Truth: Nope. I’m including this one mostly for those considering a career in massage therapy. The program is certainly not impossible, but it is challenging. Just go into it with full expectations of studying things like anatomy, neurology, pathology and the like as well as actual techniques, and you’ll be okay. This is not something you can learn in a quick three month program, but the effort is worth it.

Myth: Masseuses and masseures are the proper term.

Truth: Please, no. We are massage therapists. A masseuse is, at least in North American culture, used to refer to something a little less… professional, shall we say? Please don’t call your therapist a masseuse or masseur.

Myth: I should only see a therapist of the same gender as I am

Truth: Absolutely untrue. Now, if you are seriously only comfortable doing it this way, that is fine, but for most people gender should not play a role in choosing your therapist in either direction. I urge you to try something different, at least once. A massage is a professional, therapeutic experience and gender plays no more of a role in it as it would in choosing one’s doctor.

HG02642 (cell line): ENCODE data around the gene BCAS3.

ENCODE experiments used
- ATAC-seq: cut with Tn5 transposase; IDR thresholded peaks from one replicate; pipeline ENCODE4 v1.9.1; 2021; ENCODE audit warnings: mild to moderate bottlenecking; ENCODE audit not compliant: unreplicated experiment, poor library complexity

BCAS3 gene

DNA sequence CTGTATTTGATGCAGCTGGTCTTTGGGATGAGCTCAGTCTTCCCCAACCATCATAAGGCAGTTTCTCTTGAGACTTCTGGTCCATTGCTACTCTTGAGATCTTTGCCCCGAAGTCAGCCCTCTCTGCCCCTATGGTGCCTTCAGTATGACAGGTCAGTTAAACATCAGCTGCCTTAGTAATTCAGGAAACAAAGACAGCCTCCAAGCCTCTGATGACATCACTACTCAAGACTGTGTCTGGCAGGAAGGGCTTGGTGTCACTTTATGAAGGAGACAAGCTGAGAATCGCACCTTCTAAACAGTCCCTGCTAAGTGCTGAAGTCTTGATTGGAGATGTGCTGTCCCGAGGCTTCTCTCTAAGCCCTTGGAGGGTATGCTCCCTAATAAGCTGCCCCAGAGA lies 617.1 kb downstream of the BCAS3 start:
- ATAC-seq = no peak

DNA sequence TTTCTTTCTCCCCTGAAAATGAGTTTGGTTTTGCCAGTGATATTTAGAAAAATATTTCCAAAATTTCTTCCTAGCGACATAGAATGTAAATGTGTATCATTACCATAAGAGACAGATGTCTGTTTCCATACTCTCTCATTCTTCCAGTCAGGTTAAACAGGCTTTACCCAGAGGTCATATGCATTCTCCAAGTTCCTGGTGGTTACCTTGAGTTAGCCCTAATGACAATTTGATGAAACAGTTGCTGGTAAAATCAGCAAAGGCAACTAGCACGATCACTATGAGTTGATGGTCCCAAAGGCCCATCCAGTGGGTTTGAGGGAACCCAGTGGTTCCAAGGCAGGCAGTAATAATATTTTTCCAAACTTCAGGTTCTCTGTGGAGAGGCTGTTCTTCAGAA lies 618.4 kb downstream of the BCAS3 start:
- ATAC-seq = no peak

Myth: Prenatal massage is dangerous

Truth: Prenatal massage is wonderful. All massage therapists, at least in Canada, have at least some basic training in prenatal massage, and some of us (myself included) pursued further training and experience. True, some modifications do need to be made, especially in the first trimester, but it is both safe and beneficial. In later trimesters, you will either be placed on your side or on a special bolster or massage table designed to accomodate you. That said, you should always inform your clinic ahead of time if you are booking a prenatal massage.

If you ever find yourself with uncertainties about massage, do feel free to ask your therapist. We’re always happy to explain things.

Want to follow or interact with me on social media? Find me on Twitter by following @jennifermorash or head over to https://www.facebook.com/jennifermorashblog. I post blogs every Wednesday.